Define Ten Boundaries for “Taking One for the Team.”

Ron McIntyre
4 min readMay 13, 2024

‘Taking one for the team’ is a phrase that carries significant weight in diverse settings, be it professional or personal. It signifies a scenario where an individual willingly sacrifices or shoulders a burden for the collective benefit of their group or team. Grasping this concept can equip you to implement it with precision in your own life, regardless of whether you’re a professional, athlete, or social group member.

In the Workplace

In a work environment, taking one for the team might involve staying late to meet a deadline, handling a difficult client to spare colleagues, or taking on extra tasks to ensure a project’s success. The underlying principle is to contribute to the team’s overall success, sometimes at the expense of personal time or preferences.

In Sports

In sports, this phrase is quite literal at times, like a player intentionally getting hit by a pitch in baseball to get on base or a soccer player committing a strategic foul to stop an opposing team’s advantageous play. Players may sacrifice personal stats or endure physical pain for the team’s strategic benefit.

In Social Settings

Socially, it can mean agreeing to a group decision for harmony, even if it’s not your first choice. For example, deciding to see a movie everyone else is excited about, even though it might not be your preferred genre.

Characteristics and Impact

  • Altruism: The act often stems from altruistic motives, where the individual intends to contribute positively to the group.
  • Team Cohesion: This behavior can enhance team cohesion and morale, demonstrating a commitment to group goals.
  • Recognition and Resentment: While often appreciated, if the same individuals repeatedly make such sacrifices without recognition or reciprocation, it can lead to resentment or burnout. Individual recognition is crucial in maintaining a healthy team dynamic and making each member feel valued and appreciated, fostering a sense of worth and belonging.

Ethical Considerations

It’s essential that ‘taking one for the team’ is not exploited by others and remains a voluntary and recognized act. Leadership must play a vital role in ensuring such sacrifices are distributed and acknowledged somewhat, fostering a healthy team dynamic, and building trust among team members. This ensures the practice is fair and just, making the audience feel secure and protected.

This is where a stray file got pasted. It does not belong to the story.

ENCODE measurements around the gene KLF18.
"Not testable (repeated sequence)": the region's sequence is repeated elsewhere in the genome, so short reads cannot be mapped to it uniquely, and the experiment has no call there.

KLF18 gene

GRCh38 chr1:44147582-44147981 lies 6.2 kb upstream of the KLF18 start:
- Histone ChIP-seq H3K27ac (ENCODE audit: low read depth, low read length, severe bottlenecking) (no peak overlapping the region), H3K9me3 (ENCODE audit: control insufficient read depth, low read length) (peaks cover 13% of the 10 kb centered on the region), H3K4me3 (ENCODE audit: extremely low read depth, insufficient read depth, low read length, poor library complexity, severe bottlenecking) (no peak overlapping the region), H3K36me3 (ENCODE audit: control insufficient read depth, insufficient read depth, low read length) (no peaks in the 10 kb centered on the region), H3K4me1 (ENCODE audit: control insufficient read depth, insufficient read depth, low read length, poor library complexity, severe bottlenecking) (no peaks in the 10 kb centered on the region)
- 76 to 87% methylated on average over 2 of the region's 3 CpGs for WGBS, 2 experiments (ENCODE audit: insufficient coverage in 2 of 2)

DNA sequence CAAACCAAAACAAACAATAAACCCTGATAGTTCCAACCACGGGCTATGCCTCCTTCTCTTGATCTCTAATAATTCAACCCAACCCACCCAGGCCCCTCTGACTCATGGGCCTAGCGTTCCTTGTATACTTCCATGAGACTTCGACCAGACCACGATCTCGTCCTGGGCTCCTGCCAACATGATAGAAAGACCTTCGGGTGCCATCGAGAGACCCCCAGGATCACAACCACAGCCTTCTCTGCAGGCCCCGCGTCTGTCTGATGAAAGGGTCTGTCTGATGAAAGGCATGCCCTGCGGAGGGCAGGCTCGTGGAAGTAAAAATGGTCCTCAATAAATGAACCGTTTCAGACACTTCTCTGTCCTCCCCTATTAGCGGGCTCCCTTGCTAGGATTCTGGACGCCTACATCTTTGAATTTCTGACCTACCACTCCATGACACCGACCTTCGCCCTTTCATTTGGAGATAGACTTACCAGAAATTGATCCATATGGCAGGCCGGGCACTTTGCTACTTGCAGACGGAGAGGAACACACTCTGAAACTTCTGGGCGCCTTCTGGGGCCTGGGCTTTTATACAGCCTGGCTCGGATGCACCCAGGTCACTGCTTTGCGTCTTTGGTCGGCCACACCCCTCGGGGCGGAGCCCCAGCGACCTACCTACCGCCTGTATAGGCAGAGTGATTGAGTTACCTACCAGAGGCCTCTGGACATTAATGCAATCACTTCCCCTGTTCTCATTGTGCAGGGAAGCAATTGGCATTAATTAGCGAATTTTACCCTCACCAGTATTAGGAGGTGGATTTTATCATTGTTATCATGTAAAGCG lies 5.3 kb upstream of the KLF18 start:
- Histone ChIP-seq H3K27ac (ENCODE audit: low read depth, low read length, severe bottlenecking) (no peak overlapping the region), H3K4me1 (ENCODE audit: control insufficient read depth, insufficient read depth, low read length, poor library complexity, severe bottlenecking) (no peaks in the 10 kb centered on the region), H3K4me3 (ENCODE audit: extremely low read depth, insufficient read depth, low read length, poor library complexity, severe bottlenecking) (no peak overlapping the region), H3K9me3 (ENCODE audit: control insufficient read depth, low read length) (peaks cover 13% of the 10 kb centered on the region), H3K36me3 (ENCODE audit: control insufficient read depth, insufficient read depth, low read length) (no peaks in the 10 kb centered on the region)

Understanding when and how to “take one for the team” involves balancing individual rights and group needs. Ideally, this decision should respect personal boundaries and contribute to a collective goal.

When it comes to ‘taking one for the team,’ it’s crucial to set boundaries. This ensures that commitments remain healthy and don’t lead to resentment or burnout.

Here are ten possible boundaries to be considered:

  1. Time Commitment: Define the maximum time team members will devote to team efforts outside your regular responsibilities. I have heard too many compliments regarding great employees because they were willing to work 70–80 hours a week and at any time of day or night, while others are just considered average employees because they only work their hours.
  2. Scope of Responsibility: Delineate which tasks are within an employee’s role and which would be outside their job description. This often applies both ways, either stepping up to fill in for a supervisor or a supervisor stepping down to fill in for an employee. Both deserve consideration.
  3. Personal Values: Avoid compromising personal core values and ethics, even for team unity.
  4. Work-life balance: Ensure that helping the team does not consistently encroach on personal time or well-being. Those are great words, but they are often nothing more than lip service.
  5. Physical and Mental Health: Set limits that prevent physical or mental exhaustion, such as taking breaks and not working beyond a healthy number of hours. Burnout is real and dangerous.
  6. Recognition and Credit: Ensure that contributions are acknowledged and others are not consistently in the shadows while others receive recognition.
  7. Financial Compensation: If taking one for the team involves extra work, discuss whether it should be reflected in employee compensation.
  8. Skill Relevance: Limit tasks to those that utilize the employee’s existing skills or contribute to their professional growth.
  9. Legal and Ethical Limits: This is the responsibility of leadership and employees. Refuse tasks that could lead to legal issues or ethically compromise the individual or the company.
  10. Repeated Sacrifices: Monitor the frequency of these sacrifices to ensure they are distributed fairly among the team and not always falling to the same individuals.

By setting these boundaries, team members can effectively contribute to their team’s efforts while maintaining their integrity and well-being. One major factor allowing this to happen is a willingness to empower employees and allow some autonomy.



Ron McIntyre

Ron McIntyre is a Leadership Anthropologist, Author, and Consultant, who, in semi-retirement, is looking to help people who really want to make a difference.